If there’s one problem with the new elements, it’s that a lot of it is way too predictable or feels overly contrived. You can map out pretty much every new character’s story arc from the moment you meet them; from the duplicitous cat Capper (Taye Diggs) to the airship pirate crew made up of parrots (led by Zoe Saldana) who only needed ONE song from a magic pony to get their groove back. They’re fun characters to be sure and are thankfully not in the movie long enough to grate, but it’s disappointing that the settings and the situations the Mane 6 find themselves in are more interesting to navigate than the characters that they meet along their journey. This also applies to villains who in some ways are the most interesting aspects of this story while in other ways easily the least. Liev Schreiber is absolutely wasted here as a stock villain who doesn’t have much of a presence until the last act of the movie which is a huge disappointment considering how talented and engaging of an actor he is; though at least he comes off better than Michael Peña who’s annoying minion character IS in the whole movie and you desperately wish that he wasn’t. Emily Blunt as Tempest Shadow is actually a solid antagonist with an interesting design backed up by quite an intimidating performance, but as we get into the third act and we find out more about her, it all starts to fall apart. I won’t get into too much detail, but we’ve seen THIS kind of backstory before as well as how her relationship plays out with Live Schreiber’s BIG BAD. There’s just not a whole lot of originality with her which is a shame considering how strong of a presence she has throughout the movie.
There are a few other things that bothered me in the movie, though less so than the predictability of some of the story beats. The songs are pretty rough to get through as none of them sound any better than the songs we get from the series, and honestly those haven’t been all that interesting in the last season or so. It’s the one element of the film that genuinely makes it feel like a television show that was being projected on the big screen, but if you still enjoy Daniel Ingram’s style of light pop friendship anthems, you’ll probably get a kick out of the ones in here. The animation was a huge sticking point for me in the trailer, and while it looks SO much better on the big screen, there are still some rough edges. I found that the CG actually looked passable once the ball started rolling, but Canterlot still looks rough as do the villainous airships that herald its invasion. The sea ponies are a decent addition and the script has some interesting stuff for them to do, but it still feels like we’re taking a break from the ACTUAL plot to show off some underwater sequences. Speaking of the sea ponies, they ARE involved in the ALL IS LOST moment at the end of the second act, and that scene didn’t quite sell for me. Without spoiling it the very bad action that one character makes felt KINDA justified given the circumstances, but since the film wants morality to be a lot more black and white, the nuances of that character’s decision feel a bit lost in the process.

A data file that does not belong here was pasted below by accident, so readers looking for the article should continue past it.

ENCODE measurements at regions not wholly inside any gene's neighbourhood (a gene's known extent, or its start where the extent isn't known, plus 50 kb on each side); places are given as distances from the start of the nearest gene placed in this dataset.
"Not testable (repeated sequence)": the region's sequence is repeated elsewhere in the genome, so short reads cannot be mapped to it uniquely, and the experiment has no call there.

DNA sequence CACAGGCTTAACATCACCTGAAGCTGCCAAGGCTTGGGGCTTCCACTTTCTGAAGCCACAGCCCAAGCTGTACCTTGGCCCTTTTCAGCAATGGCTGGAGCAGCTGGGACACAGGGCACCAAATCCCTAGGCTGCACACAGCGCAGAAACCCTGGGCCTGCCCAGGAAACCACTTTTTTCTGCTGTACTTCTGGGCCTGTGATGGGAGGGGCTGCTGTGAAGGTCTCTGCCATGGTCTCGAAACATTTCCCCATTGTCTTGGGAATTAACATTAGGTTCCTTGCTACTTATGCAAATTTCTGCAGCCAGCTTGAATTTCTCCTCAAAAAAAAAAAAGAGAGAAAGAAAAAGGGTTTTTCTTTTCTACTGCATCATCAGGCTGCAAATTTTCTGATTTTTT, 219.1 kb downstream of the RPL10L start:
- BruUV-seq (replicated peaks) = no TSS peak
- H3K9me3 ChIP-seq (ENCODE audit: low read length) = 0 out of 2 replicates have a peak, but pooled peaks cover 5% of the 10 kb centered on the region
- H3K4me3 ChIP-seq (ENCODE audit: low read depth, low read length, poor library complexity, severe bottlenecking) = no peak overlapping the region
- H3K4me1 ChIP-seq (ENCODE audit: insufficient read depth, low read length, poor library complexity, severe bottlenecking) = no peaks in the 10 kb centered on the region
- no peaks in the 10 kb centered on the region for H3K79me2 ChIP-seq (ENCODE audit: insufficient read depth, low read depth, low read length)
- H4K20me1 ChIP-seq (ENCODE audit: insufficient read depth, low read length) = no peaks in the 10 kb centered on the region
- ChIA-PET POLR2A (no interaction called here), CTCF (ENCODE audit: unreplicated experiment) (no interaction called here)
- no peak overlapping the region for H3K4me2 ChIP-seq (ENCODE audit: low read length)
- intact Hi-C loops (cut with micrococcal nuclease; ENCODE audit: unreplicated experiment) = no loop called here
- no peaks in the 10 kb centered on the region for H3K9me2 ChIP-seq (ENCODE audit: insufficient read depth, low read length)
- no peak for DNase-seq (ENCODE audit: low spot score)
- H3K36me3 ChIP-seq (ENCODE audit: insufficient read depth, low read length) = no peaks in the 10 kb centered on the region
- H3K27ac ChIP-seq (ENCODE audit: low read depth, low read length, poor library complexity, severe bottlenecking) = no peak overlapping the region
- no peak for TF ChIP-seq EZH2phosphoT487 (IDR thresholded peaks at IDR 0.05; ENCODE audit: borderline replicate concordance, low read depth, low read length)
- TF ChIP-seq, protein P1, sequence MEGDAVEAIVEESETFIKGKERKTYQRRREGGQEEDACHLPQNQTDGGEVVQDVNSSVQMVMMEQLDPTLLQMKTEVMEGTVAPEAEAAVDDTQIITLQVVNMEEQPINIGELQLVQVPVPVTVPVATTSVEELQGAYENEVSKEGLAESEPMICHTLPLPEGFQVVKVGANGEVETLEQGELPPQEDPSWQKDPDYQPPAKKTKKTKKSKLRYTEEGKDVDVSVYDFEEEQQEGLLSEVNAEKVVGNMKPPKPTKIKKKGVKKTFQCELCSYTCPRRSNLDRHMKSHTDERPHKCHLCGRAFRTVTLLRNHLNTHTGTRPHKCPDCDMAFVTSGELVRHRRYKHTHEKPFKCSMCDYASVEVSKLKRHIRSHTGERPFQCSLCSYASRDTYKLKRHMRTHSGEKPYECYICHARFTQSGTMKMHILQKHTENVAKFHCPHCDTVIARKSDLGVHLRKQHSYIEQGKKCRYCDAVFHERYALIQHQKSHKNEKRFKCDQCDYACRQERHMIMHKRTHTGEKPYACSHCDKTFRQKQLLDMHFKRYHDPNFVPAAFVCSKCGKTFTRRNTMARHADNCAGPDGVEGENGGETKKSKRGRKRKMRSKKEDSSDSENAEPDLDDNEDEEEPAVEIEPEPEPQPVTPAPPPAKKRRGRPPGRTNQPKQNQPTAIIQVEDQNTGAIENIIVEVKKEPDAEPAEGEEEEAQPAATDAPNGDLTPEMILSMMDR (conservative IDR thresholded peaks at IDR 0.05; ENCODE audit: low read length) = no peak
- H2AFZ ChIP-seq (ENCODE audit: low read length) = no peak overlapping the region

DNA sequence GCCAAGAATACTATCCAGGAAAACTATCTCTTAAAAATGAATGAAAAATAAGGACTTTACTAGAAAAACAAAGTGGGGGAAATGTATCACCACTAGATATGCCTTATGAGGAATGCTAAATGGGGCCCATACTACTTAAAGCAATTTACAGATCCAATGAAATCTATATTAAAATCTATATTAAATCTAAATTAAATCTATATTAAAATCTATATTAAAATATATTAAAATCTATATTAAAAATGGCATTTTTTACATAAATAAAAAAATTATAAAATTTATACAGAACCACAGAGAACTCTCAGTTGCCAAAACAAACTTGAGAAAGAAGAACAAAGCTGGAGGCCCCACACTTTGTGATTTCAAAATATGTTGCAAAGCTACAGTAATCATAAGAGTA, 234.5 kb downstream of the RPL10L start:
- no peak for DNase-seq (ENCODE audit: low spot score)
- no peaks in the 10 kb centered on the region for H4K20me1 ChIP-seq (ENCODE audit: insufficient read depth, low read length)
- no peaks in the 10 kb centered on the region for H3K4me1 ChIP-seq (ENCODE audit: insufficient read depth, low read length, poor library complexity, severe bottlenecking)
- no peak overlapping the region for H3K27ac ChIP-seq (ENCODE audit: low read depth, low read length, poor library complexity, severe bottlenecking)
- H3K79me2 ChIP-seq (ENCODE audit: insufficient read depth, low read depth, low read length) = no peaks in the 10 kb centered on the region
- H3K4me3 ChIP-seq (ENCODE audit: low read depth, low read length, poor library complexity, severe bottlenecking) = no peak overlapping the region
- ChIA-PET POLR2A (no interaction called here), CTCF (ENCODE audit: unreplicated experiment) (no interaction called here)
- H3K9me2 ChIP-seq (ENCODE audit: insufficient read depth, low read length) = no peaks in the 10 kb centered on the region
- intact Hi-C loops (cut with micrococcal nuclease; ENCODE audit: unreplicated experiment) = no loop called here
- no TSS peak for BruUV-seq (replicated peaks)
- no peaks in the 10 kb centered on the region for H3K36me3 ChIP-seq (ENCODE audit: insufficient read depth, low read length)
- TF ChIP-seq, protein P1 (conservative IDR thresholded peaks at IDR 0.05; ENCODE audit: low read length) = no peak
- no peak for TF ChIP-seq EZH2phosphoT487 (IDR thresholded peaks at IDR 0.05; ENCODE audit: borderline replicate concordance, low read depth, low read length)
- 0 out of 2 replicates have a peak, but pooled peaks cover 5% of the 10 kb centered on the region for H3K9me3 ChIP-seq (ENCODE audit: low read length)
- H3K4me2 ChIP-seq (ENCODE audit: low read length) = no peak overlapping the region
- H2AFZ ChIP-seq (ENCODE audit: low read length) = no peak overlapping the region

I’m sure I can pick apart this movie on a frame by frame basis considering how much I know about the series, but none of that would be enough for me to actively dislike this film as I found it to be quite an enjoyable ride with these characters that honestly feels fresh compared to some of the weaker episodes of the last few seasons. It’s not QUITE what I would have wanted from a My Little Pony movie (WILL SOMEONE JUST DO THE REFLECTIONS ARC ALREADY!?) but for the movie that it is I think it shows a lot more care and effort than I was expecting from it. I guess I shouldn’t be surprised considering that one of the greatest strengths of the show and why it became so popular is BECAUSE it put in that extra effort that a lot of shows at the time weren’t really putting in and it ended up being a forbearer for this new golden age of children’s animation. The movie… is not THAT good, but it’s certainly good enough for pretty much anyone who considers themselves a fan of this franchise. Do you need to see it in theaters? I’m gonna be a bit more positive than I probably should be and will say yes. Just be aware that this isn’t a game changer for the franchise or even all that much better than a few decent episodes of the series played back to back, but it’s just grand enough of an adventure that it’s worth checking out on the big screen. Now if only someone would convince Hasbro to make the next Transformers film a crossover…